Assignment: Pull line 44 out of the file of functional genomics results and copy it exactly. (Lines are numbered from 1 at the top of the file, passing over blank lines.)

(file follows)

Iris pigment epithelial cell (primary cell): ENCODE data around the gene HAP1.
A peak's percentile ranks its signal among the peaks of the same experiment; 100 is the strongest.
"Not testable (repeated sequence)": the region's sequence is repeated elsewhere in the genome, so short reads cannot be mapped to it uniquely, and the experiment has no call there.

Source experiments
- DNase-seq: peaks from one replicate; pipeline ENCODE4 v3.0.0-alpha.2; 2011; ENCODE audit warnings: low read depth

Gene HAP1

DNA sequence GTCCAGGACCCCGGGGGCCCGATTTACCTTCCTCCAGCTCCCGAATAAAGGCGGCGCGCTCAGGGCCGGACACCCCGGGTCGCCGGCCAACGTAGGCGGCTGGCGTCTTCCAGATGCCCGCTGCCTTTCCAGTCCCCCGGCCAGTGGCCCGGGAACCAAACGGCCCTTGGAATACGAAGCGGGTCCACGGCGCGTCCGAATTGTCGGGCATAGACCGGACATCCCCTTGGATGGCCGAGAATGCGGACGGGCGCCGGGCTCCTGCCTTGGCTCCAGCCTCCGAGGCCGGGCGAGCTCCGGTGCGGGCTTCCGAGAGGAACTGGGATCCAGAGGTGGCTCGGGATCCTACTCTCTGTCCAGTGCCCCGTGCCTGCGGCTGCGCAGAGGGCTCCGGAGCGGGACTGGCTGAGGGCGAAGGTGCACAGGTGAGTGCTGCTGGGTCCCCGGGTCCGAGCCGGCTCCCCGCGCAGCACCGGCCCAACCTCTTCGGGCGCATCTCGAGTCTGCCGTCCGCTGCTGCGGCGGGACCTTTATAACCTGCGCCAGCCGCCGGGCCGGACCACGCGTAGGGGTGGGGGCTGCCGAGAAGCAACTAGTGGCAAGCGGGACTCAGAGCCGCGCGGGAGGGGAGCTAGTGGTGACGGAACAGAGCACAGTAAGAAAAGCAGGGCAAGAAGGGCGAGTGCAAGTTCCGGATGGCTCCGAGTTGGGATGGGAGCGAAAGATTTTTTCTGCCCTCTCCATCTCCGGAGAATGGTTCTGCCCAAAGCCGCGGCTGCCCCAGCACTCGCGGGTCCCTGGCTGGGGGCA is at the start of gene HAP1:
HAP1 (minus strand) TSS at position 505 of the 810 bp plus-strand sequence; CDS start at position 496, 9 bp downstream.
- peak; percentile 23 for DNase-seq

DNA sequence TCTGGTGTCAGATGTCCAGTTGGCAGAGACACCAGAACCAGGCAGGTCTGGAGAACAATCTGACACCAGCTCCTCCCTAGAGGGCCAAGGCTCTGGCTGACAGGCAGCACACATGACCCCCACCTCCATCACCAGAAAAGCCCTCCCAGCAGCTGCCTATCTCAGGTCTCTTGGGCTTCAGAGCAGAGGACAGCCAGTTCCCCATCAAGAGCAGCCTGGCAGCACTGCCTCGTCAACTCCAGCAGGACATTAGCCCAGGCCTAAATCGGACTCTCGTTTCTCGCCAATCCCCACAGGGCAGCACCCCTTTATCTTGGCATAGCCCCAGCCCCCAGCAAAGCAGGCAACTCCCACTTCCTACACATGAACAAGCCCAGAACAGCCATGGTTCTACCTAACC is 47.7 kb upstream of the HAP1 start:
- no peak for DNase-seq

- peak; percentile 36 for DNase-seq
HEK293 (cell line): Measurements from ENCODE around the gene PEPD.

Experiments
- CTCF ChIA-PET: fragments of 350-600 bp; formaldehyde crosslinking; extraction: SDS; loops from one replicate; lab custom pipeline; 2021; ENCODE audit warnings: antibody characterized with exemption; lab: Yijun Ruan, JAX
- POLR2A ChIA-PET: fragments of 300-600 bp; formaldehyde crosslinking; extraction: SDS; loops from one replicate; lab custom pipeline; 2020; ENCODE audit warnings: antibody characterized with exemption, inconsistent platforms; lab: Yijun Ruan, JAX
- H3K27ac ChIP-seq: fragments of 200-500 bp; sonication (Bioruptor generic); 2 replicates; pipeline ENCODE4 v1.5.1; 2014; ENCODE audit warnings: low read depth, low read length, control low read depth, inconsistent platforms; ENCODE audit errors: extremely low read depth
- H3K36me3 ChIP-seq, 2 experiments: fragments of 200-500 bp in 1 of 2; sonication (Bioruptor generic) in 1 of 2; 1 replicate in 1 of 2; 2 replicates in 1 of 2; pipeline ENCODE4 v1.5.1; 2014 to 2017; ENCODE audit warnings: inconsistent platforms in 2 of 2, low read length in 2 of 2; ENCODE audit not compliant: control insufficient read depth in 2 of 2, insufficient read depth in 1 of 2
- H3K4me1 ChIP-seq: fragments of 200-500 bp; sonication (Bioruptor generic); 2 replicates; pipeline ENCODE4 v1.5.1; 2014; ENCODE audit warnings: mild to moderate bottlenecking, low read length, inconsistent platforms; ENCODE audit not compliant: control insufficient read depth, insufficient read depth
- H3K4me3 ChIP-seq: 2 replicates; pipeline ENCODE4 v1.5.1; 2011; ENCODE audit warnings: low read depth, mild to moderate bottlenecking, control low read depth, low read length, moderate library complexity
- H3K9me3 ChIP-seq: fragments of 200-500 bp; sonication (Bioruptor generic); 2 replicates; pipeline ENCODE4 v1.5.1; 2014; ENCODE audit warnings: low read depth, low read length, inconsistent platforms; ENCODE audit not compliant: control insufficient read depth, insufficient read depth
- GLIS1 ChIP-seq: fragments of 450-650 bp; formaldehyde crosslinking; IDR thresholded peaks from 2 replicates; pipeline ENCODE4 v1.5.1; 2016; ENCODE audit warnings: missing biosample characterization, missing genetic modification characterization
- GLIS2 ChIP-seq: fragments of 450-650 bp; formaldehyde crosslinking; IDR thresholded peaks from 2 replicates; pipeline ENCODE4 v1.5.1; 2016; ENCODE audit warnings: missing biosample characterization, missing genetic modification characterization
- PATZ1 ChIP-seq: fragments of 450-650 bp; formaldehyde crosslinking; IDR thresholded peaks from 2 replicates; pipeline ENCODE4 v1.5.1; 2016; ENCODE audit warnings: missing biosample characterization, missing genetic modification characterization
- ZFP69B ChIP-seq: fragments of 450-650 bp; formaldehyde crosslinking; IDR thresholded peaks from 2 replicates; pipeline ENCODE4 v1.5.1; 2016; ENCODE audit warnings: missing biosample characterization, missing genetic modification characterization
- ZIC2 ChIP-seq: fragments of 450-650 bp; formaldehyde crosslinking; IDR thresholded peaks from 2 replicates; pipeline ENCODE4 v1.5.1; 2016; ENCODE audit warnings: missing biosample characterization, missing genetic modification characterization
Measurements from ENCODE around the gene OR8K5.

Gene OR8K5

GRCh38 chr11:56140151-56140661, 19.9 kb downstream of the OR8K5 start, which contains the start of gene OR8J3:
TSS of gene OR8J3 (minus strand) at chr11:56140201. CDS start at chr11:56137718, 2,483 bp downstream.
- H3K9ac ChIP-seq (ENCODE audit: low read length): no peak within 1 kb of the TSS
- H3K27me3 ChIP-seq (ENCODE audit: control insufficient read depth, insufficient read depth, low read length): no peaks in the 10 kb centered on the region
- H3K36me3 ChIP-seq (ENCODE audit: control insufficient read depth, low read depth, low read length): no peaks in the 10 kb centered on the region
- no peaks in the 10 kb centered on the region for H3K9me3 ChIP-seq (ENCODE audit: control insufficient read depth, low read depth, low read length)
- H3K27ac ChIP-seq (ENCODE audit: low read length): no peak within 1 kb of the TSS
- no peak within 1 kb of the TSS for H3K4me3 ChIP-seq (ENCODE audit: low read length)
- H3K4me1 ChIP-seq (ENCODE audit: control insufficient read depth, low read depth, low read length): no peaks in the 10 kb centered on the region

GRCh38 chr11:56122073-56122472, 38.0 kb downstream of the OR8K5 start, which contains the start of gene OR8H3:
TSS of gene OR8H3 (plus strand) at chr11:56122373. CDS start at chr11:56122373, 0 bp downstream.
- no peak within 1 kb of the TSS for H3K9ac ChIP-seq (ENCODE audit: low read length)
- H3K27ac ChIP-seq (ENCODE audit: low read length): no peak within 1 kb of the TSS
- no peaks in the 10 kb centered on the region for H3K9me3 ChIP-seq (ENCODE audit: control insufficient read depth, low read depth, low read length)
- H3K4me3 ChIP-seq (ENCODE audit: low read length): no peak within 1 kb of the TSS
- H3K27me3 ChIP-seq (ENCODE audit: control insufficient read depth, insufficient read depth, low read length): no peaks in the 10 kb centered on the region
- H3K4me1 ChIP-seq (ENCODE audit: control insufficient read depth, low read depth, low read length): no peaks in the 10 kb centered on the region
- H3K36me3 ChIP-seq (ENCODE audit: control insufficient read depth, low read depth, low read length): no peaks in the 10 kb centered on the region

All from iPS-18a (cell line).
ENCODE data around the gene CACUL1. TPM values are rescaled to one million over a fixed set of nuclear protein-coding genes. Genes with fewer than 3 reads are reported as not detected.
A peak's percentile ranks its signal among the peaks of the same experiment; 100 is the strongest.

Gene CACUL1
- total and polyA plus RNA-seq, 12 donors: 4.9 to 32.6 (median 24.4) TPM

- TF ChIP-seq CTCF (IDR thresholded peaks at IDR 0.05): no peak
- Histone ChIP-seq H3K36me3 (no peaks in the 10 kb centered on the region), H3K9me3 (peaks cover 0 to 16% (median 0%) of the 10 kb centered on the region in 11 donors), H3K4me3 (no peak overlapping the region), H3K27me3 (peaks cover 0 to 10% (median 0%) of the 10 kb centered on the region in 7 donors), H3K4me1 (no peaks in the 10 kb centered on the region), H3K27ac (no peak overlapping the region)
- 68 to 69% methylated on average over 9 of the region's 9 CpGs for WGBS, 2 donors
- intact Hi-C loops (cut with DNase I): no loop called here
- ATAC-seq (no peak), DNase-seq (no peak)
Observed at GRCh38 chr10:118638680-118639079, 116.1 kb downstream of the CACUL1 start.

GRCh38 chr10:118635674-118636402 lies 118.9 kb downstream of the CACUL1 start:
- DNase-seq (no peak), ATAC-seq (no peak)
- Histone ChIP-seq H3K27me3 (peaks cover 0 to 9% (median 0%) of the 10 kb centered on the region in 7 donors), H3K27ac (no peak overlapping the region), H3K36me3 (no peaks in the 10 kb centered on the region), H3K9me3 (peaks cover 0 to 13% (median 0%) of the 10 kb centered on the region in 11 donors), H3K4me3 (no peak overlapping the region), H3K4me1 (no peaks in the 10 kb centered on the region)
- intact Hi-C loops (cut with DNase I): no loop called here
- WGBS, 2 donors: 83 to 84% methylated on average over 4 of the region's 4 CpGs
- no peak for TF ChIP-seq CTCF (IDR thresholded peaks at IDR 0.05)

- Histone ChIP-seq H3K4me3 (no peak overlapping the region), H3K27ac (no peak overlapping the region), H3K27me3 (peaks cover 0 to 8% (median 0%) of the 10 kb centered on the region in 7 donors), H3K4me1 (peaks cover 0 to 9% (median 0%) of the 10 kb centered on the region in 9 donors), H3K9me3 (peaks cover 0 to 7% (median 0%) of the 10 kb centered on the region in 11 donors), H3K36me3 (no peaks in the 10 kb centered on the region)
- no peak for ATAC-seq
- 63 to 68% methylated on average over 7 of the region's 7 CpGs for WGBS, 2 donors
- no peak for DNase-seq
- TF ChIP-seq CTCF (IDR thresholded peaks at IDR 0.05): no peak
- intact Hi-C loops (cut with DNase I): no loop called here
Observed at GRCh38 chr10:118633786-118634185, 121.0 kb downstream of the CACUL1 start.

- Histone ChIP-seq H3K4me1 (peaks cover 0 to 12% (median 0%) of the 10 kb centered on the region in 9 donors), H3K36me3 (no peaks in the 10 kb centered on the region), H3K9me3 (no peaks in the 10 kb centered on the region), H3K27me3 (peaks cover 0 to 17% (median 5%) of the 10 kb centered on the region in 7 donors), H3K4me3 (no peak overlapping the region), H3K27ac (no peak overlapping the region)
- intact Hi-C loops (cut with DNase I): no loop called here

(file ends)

- H3K27me3 ChIP-seq (ENCODE audit: control insufficient read depth, insufficient read depth, low read length): no peaks in the 10 kb centered on the region